When adolescents take a CNS stimulant and they unknowingly have a cardiac abnormality or heart problem, sudden death can occur.

    In adults, including college students who may turn to Adderall abuse as a way to study for tests, a number of cardiovascular issues can take place that may include:

    • chest pain
    • cardiomyopathy
    • high blood pressure
    • coronary artery disease
    • heart rhythm problems
    • heart attacks

    Older adults are more at risk of developing a life-threatening cardiovascular event.

    Polysubstance Use

    Those who abuse Adderall may add more drugs to the mix, combining a number of stimulants, depressants, or other medications. Whether it’s a combination of prescription medications or illicit drugs, combining multiple drugs that impact the CNS can have disastrous results.

    The following should not be combined with Adderall:

    • fentanyl
    • selective serotonin reuptake inhibitors (SSRIs)
    • methamphetamine
    • serotonin and norepinephrine reuptake inhibitors (SNRIs)
    • monoamine oxidase inhibitors (MAOIs)
    • supplement or vitamins
    • benzodiazepines

    Serious drug interactions may occur if these drugs are taken with Adderall.

    Stimulant Overdose

    According to the Substance Abuse and Mental Health Services Administration (SAMHSA), a stimulant drug overdose can lead to life-threatening side effects that may include:

    • seizures
    • hypertension
    • fainting
    • dizziness
    • hallucinations
    • coma
    • death

    If you suspect an Adderall overdose has occurred, contact 911 immediately.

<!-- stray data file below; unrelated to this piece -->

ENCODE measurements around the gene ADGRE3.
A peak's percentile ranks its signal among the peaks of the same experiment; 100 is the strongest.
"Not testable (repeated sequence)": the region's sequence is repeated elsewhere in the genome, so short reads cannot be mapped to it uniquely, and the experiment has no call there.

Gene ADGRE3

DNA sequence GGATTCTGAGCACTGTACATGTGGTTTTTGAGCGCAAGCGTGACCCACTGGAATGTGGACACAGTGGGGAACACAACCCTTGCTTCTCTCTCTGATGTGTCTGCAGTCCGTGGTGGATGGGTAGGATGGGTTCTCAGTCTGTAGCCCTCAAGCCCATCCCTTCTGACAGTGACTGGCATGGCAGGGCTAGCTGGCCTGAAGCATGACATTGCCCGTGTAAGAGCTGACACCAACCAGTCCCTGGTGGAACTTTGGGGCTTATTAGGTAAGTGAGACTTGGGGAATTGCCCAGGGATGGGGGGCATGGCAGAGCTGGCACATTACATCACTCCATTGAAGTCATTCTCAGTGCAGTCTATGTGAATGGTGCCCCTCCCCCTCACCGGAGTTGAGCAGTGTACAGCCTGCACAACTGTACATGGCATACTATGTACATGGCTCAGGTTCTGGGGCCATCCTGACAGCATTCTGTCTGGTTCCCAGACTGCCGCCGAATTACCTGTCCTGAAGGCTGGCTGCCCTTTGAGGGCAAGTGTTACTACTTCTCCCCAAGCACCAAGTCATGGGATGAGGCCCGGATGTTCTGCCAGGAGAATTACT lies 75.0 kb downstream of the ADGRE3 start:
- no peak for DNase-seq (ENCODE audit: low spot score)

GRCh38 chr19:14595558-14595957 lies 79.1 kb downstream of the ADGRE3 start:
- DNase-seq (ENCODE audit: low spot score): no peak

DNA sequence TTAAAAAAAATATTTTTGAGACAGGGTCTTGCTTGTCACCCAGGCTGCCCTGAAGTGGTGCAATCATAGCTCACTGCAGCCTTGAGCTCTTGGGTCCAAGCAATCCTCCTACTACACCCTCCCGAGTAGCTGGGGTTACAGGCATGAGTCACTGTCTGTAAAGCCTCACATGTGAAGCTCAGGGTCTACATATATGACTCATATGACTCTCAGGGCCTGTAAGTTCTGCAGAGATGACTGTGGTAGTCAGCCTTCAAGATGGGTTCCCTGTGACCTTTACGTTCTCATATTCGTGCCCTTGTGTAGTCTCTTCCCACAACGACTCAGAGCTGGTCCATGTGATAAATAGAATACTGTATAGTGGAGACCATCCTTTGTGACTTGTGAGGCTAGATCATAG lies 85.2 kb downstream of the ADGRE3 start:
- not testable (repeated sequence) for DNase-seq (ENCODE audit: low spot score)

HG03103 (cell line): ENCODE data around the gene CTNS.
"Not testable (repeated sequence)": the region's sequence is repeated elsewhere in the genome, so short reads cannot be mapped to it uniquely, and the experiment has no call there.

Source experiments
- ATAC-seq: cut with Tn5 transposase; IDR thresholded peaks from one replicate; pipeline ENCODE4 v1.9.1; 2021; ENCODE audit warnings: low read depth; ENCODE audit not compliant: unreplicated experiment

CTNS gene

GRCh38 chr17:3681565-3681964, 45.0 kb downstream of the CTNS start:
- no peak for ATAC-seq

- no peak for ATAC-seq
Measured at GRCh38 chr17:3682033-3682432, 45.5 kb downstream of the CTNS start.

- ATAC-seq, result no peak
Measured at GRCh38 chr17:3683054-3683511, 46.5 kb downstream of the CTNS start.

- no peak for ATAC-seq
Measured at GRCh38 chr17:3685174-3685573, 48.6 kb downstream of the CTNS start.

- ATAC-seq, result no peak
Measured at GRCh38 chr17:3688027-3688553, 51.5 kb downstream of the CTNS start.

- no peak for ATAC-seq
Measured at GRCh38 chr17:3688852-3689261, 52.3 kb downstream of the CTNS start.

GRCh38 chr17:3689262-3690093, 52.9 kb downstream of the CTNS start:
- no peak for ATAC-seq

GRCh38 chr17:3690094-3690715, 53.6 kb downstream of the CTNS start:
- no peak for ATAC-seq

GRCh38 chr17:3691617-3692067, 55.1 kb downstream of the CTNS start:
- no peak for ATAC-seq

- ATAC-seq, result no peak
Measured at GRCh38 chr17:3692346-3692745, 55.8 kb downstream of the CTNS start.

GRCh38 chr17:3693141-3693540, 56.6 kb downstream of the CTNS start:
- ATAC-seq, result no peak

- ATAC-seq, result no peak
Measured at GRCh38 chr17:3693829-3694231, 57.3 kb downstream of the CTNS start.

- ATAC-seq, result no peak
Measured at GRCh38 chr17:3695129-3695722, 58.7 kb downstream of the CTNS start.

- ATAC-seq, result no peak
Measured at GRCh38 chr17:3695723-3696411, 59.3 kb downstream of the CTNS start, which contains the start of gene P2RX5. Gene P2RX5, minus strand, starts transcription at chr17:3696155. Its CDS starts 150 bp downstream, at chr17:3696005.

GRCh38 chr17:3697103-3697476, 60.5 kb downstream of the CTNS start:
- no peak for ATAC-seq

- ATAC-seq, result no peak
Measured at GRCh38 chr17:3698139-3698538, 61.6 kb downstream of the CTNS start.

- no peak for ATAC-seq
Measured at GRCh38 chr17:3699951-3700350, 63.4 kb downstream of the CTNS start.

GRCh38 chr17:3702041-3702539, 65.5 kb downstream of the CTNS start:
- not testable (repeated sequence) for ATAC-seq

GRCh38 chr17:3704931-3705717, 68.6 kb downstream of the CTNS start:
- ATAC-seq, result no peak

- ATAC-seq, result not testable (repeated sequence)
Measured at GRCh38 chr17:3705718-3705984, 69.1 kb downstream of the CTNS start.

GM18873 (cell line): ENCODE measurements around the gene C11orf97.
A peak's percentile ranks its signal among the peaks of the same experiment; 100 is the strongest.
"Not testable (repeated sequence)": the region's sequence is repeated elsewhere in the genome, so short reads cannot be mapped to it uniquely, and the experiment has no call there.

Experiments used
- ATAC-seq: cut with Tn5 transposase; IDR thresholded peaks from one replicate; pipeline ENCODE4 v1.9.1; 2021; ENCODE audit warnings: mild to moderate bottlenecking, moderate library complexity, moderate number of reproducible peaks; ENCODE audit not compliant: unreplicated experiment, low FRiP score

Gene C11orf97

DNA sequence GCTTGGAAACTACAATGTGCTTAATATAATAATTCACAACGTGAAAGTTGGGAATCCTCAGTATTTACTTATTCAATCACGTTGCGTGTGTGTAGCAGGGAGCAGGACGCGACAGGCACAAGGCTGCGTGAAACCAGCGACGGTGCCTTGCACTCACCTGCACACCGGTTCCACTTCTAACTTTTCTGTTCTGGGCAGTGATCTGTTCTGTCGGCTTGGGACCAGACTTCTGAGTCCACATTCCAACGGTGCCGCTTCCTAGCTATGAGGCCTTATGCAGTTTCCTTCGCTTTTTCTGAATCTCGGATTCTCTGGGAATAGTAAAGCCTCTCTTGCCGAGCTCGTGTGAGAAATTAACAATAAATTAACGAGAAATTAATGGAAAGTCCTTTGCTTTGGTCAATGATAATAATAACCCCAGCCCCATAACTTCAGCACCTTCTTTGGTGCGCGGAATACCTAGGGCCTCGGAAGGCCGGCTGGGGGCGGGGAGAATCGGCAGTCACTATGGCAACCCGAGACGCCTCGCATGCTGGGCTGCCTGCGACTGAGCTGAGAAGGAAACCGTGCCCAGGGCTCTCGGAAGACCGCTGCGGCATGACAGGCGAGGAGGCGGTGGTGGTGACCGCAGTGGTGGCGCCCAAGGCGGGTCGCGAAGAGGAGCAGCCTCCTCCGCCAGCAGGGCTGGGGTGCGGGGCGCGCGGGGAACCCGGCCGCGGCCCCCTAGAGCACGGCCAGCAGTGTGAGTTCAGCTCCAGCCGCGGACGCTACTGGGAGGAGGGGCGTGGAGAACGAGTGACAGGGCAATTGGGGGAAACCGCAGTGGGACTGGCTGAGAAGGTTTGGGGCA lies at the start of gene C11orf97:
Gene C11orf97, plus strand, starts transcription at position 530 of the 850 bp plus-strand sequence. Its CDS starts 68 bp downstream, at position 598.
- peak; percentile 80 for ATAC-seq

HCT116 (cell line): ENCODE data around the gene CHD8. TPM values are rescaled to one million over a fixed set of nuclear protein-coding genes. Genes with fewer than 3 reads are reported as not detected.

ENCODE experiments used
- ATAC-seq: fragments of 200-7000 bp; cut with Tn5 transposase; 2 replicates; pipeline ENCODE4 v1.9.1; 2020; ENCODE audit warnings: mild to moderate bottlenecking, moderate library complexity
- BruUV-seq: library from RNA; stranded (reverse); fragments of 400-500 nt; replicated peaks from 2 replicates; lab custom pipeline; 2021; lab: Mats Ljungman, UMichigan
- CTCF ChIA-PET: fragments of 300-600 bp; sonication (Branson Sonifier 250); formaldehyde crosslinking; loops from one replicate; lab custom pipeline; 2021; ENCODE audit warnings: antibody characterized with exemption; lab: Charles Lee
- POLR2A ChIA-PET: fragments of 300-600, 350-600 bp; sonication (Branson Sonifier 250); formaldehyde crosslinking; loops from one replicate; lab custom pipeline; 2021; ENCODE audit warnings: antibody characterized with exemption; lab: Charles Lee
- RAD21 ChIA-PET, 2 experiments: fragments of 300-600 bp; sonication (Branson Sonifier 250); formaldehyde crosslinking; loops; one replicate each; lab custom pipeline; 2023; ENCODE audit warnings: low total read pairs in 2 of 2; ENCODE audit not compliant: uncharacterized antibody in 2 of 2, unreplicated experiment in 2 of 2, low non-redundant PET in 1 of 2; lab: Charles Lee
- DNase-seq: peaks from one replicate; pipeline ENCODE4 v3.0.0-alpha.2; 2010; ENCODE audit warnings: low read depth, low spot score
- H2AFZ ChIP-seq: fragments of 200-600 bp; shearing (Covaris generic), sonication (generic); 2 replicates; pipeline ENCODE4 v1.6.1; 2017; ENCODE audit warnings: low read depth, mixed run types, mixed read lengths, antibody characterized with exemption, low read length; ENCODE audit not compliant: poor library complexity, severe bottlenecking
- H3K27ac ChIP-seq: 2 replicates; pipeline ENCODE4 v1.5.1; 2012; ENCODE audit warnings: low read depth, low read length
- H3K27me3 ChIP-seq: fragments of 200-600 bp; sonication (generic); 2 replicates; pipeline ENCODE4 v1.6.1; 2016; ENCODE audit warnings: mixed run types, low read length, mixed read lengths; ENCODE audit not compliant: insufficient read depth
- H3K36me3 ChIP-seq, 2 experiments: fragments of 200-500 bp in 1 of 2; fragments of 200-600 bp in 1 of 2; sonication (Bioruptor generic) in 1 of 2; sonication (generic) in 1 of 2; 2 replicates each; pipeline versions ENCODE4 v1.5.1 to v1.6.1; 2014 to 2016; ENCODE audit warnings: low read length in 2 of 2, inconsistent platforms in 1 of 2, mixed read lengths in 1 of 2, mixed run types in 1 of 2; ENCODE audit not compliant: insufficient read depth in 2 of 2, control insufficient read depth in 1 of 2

Special Precautions

    There are a number of special precautions you should follow before taking Adderall. For instance, if you or family members have a history of mood disorders such as bipolar disorder, this medication is not recommended as the potential for mania to occur is high.

    In addition to this, women who are pregnant or breastfeeding should notify their doctor as soon as possible if they take Adderall. The drug should not be taken while pregnant or nursing.

    If you or a loved one struggle with substance use, drug abuse treatment options include cognitive behavioral therapy, inpatient and outpatient treatment programs, and group therapy.

    To learn how we treat prescription stimulant addiction, please contact us today.

    Written by Ark Behavioral Health Editorial Team
    ©2023 Ark National Holdings, LLC. | All Rights Reserved.
    This page does not provide medical advice.

    Food and Drug Administration - Adderall
    Drug Enforcement Administration - Controlled Substance List
    National Alliance on Mental Illness - Amphetamine (Adderall)
    National Library of Medicine: MedlinePlus - Dextroamphetamine and Amphetamine
    Substance Abuse and Mental Health Services Administration - Treatment of Stimulant Disorders

    Medically Reviewed by
    Kimberly Langdon M.D.
    on May 26, 2022